AUGUST 2011 UPDATE: KAPPA II is closed after years of poor performance. In 2010-11, the school served only 36 sixth and seventh grade students. Those students went to other District 5 middle schools in fall 2011.
In 2010, only 9 percent of students were on grade level in English language arts (ELA), and only 17 percent were on grade level in math. Community members expressed concerns about students not getting the education they need to be successful in high school and persistently low parental involvement. In February 2011 the Panel for Education Policy approved the DOE’s proposal to close the school due to persistently low performance and an inability to be transformed.
SEPTEMBER 2008 REVIEW: The environment at Kappa II on the late September day we visited was one of the most dysfunctional we have seen. Principal, Sean Dunning, was hired two weeks before the 2008-2009 school year to be the fifth principal in five years, and he was still getting adjusted. He had a vision of what he wanted to do at Kappa II, but as of yet had not had time to put it in place. He spoke of positive incentives, beginning each class with a chant specific to the subject matter being taught, and inviting outside speakers to discuss their experience in middle school.
What we saw, however, were students who didn’t listen to their teachers and roamed the halls. The principal knew very little about the other seven schools in the Kappa network, which he said he planned to visit, or the KIPP network of charter schools, on which Kappa was loosely based. (Kappa stands for Knowledge and Power Preparatory Academy. The schools were originally founded with the goal of preparing students for highly selective public and private schools.)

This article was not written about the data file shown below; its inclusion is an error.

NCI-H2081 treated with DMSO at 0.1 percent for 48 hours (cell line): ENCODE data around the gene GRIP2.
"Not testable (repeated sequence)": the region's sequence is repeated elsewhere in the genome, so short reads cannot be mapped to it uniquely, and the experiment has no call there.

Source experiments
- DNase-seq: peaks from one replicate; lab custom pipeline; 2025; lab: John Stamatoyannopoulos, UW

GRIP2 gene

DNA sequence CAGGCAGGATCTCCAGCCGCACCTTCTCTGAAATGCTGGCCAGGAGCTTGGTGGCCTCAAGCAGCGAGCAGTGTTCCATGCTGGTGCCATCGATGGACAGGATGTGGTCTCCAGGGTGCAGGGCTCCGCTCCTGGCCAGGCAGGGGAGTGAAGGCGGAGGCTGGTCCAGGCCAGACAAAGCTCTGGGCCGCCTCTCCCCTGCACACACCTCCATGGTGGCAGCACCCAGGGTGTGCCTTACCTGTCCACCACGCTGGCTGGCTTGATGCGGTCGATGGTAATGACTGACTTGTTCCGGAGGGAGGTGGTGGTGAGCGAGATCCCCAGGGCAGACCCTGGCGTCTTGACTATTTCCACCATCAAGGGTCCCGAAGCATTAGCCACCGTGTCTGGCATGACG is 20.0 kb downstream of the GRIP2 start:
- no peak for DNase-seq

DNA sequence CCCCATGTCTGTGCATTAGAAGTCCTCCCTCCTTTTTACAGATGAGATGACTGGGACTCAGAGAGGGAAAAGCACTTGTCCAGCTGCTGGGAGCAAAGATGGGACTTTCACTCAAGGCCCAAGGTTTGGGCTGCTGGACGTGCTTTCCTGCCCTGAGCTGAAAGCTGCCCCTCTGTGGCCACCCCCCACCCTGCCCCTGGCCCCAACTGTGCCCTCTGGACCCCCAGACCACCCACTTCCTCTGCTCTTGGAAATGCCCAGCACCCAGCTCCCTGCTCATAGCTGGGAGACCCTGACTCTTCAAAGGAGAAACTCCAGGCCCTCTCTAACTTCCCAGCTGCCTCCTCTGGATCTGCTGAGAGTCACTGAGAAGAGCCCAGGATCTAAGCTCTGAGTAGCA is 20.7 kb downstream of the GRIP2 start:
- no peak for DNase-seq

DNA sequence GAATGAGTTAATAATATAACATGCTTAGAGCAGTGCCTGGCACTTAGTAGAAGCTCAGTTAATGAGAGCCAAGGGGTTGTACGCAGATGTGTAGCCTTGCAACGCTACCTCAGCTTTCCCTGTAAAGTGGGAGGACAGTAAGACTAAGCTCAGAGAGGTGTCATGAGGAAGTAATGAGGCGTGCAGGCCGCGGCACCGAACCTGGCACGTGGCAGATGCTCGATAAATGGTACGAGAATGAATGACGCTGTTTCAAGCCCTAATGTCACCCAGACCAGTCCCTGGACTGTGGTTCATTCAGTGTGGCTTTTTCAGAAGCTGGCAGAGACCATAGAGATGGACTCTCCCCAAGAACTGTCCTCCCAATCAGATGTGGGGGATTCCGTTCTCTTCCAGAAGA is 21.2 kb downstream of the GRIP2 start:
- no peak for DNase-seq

Building and location: Kappa II shares a large Harlem school building with several other schools, including PS 30 and a District 75 school for students with disabilities.
School environment and culture: On our visit, the school was chaotic. One girl had cut a hole in a cardboard box, put it on her head and was walking up and down the hall for about an hour. The principal asked what she was doing and she replied, “walking,” and he laughed and moved on. A boy wandered into the principal’s office and said he had been kicked out of class. The principal told him “go back in,” and gave him a note. He said he planned to do a professional development session with the teachers about classroom management. He asked a girl to spit out gum and another to stop brushing her hair in the hallway, but both girls ignored his requests.
Dunning spent his own money on supplies for the bathroom and food for students, who he said were often hungry. “It is sometimes the little things that matter,” he said. The big things, however, seemed to be missing at Kappa II, like an environment based on respect and discipline that could accommodate teaching and learning.
The students and some of the teachers said that it was an improvement from the environment the previous year, when Dunning’s successor lasted just one year as principal. A veteran teacher said that 75 percent of the faculty were new. “We need more consequences,” she said. “The students know that if they misbehave you are still stuck with them. This is it for me here. I just want to get through this year and then I am done.”